by Kathleen (Wilson) Maher

The most beautiful time of the year for me has always been the Christmas season, celebrating our Lord's birth in a stable at Bethlehem, and the warmth, peace, wonder and excitement surrounding us all. The reason is as simple as can be - Christmas time is magical for me because of the way Moma and my brothers and sisters made it so special. My mind is crowded with fond memories as I go back in time to December 1944 when I was eight years old.

Popa had died two years previously so our house was free of mourning for this Christmas. As usual, preparations were made in advance and in those days we definitely had a division of labour. The men were into winter assignments, herring catching, working all hours in the herring factory, mending fishing gear and nets for the spring, rabbit catching and cutting wood for all year round. The women were busy carding, spinning, knitting, mat hooking, sewing and washing clothes, cleaning house, cooking meals and many other daily tasks. The children fed the hens and the sheep, shovelled snow, brought in water and wood, went to choir practice and did their school homework. However busy there was always time for others, for prayer, laughter, listening to the radio, singing, telling yarns, dancing and truly "belonging".

Before Christmas, home brew had to be made and false faces and clothing made or found for mummering. A tree had to be chosen, chopped down, brought home and put up in the parlour on Christmas Eve. The kerosene stove was lit a few hours before the tree was trimmed and decorated with every ornament we could get our hands on. Decorating was a family affair and green and red streamers hung from corner to corner met in the center with gorgeous big red bells. The crib was made out of cardboard but every figure was exact and colourful and given a place of prominence.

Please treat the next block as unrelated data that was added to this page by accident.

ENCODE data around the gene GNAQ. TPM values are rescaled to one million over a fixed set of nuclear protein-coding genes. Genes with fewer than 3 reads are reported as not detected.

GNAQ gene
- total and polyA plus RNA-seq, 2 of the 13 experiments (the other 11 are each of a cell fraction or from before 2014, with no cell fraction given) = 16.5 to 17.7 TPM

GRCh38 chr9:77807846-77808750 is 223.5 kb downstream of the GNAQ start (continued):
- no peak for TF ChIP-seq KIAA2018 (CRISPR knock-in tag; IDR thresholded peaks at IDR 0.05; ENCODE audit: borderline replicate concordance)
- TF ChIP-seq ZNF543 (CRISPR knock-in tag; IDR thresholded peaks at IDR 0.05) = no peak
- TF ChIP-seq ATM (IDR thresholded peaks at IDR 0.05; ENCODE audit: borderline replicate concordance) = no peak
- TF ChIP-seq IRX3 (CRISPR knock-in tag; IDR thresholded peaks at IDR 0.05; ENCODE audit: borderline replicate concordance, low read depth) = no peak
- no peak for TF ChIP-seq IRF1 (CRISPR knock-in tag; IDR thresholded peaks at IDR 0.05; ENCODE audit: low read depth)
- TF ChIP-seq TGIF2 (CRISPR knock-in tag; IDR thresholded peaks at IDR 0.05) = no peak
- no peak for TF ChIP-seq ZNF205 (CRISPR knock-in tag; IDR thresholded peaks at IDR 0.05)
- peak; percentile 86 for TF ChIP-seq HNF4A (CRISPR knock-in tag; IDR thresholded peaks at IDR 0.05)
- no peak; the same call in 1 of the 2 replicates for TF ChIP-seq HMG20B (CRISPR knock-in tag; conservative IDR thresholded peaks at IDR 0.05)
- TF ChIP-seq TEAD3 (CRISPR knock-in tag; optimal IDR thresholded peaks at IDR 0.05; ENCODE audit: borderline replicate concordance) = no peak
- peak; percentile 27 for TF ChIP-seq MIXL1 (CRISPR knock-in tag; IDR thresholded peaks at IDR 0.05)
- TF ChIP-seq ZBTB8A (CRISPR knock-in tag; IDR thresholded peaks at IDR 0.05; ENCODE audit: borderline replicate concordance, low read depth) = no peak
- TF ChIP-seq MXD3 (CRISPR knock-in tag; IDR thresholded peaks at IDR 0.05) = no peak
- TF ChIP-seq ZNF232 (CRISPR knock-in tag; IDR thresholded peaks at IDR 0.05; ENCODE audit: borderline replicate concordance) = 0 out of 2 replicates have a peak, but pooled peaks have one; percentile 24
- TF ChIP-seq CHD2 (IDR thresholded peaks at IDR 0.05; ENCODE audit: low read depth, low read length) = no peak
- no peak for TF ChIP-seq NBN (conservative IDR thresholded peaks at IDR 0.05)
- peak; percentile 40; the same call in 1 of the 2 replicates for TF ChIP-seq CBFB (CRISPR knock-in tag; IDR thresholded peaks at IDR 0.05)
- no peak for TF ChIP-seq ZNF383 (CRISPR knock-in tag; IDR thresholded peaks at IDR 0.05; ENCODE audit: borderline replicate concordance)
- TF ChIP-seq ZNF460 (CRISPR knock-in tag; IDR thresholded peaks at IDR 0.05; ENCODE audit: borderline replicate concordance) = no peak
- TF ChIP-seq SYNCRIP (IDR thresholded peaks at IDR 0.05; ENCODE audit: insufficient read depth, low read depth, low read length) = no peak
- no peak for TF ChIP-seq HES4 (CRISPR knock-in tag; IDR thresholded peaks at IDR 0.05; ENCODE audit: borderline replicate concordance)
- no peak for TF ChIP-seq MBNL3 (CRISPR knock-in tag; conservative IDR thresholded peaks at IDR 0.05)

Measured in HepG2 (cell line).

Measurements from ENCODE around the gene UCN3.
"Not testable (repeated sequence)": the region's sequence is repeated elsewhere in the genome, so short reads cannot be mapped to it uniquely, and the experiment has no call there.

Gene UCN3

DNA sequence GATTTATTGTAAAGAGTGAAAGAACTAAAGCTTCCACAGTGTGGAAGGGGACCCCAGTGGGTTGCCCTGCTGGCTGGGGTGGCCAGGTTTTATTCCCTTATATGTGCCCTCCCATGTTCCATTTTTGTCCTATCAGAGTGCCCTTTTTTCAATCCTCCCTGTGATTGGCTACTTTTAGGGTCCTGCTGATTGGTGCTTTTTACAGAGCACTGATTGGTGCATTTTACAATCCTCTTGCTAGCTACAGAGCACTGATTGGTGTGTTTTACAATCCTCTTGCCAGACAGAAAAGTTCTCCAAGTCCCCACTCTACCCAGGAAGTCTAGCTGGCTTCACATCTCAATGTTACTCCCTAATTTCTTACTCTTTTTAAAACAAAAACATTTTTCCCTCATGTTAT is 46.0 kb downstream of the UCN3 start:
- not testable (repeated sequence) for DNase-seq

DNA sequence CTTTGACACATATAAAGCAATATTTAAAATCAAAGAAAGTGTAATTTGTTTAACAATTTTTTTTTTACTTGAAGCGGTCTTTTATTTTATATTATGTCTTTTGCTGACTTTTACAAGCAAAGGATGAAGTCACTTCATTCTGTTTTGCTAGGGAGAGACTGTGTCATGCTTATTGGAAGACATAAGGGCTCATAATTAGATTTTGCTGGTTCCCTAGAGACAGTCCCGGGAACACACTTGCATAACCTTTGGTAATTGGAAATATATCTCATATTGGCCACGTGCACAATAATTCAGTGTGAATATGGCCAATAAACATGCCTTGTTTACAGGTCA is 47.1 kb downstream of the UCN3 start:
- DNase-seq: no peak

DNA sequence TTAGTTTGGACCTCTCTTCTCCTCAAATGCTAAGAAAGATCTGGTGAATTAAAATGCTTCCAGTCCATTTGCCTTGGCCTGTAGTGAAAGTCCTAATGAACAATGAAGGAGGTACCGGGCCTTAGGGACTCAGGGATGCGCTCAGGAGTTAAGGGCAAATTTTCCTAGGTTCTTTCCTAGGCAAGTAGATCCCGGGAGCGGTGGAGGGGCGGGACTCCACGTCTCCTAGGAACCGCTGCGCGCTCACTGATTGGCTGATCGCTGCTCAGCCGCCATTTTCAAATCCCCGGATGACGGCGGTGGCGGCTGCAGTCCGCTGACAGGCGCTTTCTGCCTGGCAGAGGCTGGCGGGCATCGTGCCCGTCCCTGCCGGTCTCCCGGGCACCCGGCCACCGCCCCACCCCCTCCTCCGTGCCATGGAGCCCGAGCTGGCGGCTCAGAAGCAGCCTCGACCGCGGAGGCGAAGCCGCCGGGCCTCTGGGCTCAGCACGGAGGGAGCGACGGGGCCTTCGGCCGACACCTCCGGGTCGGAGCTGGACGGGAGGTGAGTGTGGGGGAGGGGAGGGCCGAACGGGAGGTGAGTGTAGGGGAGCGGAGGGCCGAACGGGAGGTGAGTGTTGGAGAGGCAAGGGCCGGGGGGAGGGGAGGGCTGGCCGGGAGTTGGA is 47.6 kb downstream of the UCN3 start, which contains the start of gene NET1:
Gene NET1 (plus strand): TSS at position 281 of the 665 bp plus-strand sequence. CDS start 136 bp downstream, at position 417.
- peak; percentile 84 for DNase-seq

After a lot of begging, I was allowed to take a nap after supper and go to midnight Mass and Holy Communion with the rest of the family. The church was all aglow in candle lights and the smell of spruce boughs permeated the air. The choir voices were splendid and uplifting and the service was just absolutely breathtaking. I felt so awake, so grown up and accepted.

We came home to a lamp-lit house, all snug and comfortable with a coal glowing fire and lots of heavenly aromas. The fragrance of apples and oranges, homemade bread, homemade soup, blood pudding, roasted lamb and Christmas cakes was all around us. Surprise! Surprise! Santa Claus had come while we were at church and our stockings were chock-full. I got beautiful combs and pretty ribbons for my hair but best of all I got two - not one but TWO store bought baby dolls. They were about eight inches in height and a bit on the chubby side. One was blue-eyed with long blonde hair and the other had a deep dark complexion, a mass of short curly black hair and brown eyes. What a combination! So different, so unexpected and now mine! My heart was tickled with glee and I was walking on air as I could not believe my good fortune. Shortly, thereafter, I pestered enough to have a doll cradle made from a tobacco box. So now I was full of delight and the dolls gave me great pleasure and kept me busy and out of the way, for days and months to come.

Billy got family games - bingo, checkers, Chinese checkers, snakes and ladders, plus a harmonica (mouth-organ). We also got candy to share with everyone else, and after much celebrating we went to bed. Now if I should live to be a hundred I'll never forget the many times that each and every family member of mine has said to me, ‘You should be seen but not heard!“ Apparently they weren't too convincing because I was always seen and always heard. What lovely memories flood my mind of that remarkable time in our lives. I only hope I can pass on this magnificent tradition to enhance the lives of my children and grandchildren and give them the love, warmth and security my family gave me.

With twelve full days of festivities guaranteed, a card party, soup supper, Christmas concert and a dance in the hall plus the mummers in all their colourful regalia dancing and singing, the season promised fun, gaiety and good-will to all. The church and hall were full to capacity at every religious and social gathering and people met and talked about everything under the sun.

Oh Merasheen, how great you were!  
May you always shower your people in abundance with love, contentment and gratitude.